fo with relation to himself; because he is influenced · and governed by those divine perfections of wif

dom and goodness, truth and righteousness, which dwell everlastingly in him. And tho' God is under no restraint, with refpect to any thing without himself, yet he is so far restrained (in all his dealings with his creatụres) by the moral reciitude of his nature, as that he never will act contrary to the principles of wisdom, goodness, truth, and justice, and consequently, to say that he imputes the fin of one person to another, which was in no respect accessory thereto, is to impute unrighteousness and iniquity to the most boly God; than which there can be no greater fander or defamation. That to impute sin, as aforesaid, is contrary to the principles of justice and equity is manifest, not only from the nature and reason of the thing, but alsó from the testimony of God, who hath declared it to be fo, in his holy word, as in Ezek. xviii. where, when God, by his prophet, had assured the people of Israel that as all fouls were his, so the Tous that sinned should die ; and that if a good man had an evil son, the son only, and not The father, should be chargeable with the guilt of his actions, and the like of a wicked father and a good fon; and that the father should not bear the iniquity of the fun, nor the son the iniquity of the father ; but that the righteousness of the righteous fall be upon him, and the wickedness of the wicked upon bin : he then appeals to the judgment of those very Ifraelites who complained of the iniquity of his dealings with thein, whether he did not govern himself in this refpect by the principles of justice and equity, as at verse 25, 29. Hear 1000, o kçue of Israel, ere nui niz wrys equal From

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hence I infer, that as the charging every man's fins upon himself, and not upon another, was just and equal in God's account, so the contrary to this, viz. the charging or imputing one man's fin to another, that was no way accessory thereto, is unequal and unjust in his account also. And as God declared, by the mouth of his prophet, that he would deal equally with his creatures in this respect, by charging the guilt of every man's fin upon himself, and not upon another, so whoever asserts otherwise of God, is guilty of Nander and false accusation against the most High; consequently God will not impute Adam's fin to his posterity.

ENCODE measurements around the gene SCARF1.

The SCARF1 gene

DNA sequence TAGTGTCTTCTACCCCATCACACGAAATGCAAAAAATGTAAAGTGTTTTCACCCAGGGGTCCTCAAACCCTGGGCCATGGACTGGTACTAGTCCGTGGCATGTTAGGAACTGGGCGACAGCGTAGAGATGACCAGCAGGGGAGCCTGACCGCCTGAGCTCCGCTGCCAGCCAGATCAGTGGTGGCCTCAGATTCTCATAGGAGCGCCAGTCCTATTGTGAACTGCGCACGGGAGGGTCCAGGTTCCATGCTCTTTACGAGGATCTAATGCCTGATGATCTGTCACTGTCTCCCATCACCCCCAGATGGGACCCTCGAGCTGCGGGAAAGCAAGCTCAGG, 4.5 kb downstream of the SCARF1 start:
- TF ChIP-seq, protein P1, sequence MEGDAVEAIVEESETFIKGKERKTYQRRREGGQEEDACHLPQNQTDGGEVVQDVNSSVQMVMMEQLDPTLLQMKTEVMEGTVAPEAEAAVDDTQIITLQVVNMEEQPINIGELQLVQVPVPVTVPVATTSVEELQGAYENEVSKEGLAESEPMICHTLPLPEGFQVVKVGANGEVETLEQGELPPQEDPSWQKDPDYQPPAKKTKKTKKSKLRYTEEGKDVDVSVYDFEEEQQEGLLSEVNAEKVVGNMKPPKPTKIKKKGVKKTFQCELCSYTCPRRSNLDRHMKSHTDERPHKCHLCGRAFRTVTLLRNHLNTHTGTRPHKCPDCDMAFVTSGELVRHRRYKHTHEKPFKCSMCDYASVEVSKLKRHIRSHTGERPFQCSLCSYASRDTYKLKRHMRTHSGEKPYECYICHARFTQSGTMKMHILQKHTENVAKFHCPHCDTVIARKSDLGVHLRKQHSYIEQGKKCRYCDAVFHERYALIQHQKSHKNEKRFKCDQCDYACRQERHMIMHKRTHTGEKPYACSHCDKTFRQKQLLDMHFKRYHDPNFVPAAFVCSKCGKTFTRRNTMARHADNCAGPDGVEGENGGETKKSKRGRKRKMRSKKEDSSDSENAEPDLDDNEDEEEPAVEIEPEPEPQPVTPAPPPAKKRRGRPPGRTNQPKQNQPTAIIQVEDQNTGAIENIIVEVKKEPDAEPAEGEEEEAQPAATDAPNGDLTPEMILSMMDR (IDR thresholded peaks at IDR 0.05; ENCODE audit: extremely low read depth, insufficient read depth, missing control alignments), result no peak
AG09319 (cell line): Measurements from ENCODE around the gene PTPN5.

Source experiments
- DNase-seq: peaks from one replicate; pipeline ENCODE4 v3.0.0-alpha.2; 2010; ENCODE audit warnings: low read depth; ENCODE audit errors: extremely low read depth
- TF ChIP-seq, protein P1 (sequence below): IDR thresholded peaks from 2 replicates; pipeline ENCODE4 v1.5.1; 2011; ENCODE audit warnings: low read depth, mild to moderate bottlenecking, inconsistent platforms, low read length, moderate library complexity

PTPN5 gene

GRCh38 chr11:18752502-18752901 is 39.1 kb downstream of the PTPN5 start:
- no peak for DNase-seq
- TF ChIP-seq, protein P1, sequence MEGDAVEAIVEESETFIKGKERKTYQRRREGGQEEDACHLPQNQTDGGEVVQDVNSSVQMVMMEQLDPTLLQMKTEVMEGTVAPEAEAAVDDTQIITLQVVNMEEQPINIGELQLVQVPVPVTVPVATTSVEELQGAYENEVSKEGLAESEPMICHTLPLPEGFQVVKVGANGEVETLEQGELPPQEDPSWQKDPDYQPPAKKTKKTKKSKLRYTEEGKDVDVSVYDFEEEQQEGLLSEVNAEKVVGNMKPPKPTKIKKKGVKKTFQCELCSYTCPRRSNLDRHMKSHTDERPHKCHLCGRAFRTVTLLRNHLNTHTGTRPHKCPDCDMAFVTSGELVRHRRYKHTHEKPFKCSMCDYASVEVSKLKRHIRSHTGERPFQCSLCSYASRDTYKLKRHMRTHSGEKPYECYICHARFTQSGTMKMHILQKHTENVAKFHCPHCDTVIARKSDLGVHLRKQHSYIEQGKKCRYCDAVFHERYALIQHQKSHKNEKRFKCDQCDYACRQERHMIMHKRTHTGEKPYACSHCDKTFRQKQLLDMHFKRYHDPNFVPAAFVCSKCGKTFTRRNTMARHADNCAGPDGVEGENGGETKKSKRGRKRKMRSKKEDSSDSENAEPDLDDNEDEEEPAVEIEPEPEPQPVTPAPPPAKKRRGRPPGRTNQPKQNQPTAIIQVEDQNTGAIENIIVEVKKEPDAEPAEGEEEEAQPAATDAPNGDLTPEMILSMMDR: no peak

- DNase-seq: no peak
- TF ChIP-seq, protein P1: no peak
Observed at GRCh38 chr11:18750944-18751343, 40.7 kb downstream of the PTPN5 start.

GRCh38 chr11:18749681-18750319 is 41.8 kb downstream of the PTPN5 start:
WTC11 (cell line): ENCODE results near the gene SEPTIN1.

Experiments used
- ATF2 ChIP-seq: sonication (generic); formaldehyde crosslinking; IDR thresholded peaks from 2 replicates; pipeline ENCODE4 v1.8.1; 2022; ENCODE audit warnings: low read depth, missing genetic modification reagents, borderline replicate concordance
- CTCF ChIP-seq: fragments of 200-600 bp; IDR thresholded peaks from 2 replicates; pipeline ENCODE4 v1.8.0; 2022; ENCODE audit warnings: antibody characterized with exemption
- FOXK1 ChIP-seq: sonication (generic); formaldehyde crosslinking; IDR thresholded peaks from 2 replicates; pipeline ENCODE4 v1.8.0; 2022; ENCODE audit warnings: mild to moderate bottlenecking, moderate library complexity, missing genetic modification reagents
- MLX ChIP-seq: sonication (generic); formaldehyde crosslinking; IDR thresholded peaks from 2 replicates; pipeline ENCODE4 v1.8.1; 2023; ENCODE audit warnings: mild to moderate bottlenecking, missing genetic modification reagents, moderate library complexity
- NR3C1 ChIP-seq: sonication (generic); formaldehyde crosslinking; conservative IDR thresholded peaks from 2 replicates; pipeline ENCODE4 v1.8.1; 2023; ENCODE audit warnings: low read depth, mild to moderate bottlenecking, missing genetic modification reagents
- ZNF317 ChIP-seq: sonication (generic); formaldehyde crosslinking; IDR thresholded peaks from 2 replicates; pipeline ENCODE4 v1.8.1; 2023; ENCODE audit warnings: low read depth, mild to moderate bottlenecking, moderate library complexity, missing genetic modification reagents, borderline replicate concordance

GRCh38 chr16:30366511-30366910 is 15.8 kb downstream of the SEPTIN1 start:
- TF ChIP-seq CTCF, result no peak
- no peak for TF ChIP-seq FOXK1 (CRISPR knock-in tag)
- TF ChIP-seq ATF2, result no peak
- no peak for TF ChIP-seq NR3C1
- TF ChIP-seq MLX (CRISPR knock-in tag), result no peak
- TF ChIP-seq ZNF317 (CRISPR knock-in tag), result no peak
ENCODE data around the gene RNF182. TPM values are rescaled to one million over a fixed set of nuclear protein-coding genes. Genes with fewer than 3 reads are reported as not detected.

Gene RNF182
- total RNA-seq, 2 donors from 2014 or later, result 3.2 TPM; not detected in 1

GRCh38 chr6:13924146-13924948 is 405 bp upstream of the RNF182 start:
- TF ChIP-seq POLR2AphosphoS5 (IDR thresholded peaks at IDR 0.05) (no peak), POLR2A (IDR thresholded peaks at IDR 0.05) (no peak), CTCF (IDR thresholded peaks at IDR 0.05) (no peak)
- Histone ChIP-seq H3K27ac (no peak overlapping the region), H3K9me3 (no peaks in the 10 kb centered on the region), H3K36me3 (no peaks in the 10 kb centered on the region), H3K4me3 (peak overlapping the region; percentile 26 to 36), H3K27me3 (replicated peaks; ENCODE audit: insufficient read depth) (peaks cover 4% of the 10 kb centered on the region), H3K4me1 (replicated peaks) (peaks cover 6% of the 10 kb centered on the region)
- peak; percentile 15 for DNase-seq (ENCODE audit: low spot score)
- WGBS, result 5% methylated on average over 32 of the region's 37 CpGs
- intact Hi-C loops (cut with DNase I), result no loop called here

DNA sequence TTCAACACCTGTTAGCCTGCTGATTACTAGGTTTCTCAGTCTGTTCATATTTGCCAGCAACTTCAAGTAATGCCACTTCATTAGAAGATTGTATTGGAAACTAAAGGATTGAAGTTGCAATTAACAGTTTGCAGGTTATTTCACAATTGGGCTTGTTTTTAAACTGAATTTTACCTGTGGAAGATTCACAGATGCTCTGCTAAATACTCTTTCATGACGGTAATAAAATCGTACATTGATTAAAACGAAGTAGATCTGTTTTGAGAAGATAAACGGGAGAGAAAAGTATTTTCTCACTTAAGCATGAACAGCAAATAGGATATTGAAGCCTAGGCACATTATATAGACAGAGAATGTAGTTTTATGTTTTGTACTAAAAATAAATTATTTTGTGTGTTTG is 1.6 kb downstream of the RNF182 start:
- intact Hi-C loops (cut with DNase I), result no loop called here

If it should be here replied, that tho this is true with respect to actual, yet it is not so with respect to original fin. Every common father shall be chargeable only with the guilt of his own fin ; but Adam was more than a common father, he being the bead and representative of all mankind, and therefore the guilt of this his fin is chargeable upon all his posterity. Answer, if by original sin is here meant the fan of Adam in eating the forbidden fruit, this was as much an actual sin as any that hath been committed by any other man; and God is as much obliged, by the rectitude of his nature, to deal equally in charging the guilt of this sin upon no other than hiin that actually committed it, and those that were some way or other accessory to that crime, as he is obliged to deal so with all other sins and sinners. And if we consider Adam as a head and representative to his posterity, it makes no alteration in the case, because it was not his pofterity, but almighty God which constituted that relation, and therefore his posterity ought not, in justice, to be sufferers by it. If the body of mankind liad chosen Adam to be their keadand had given him power and au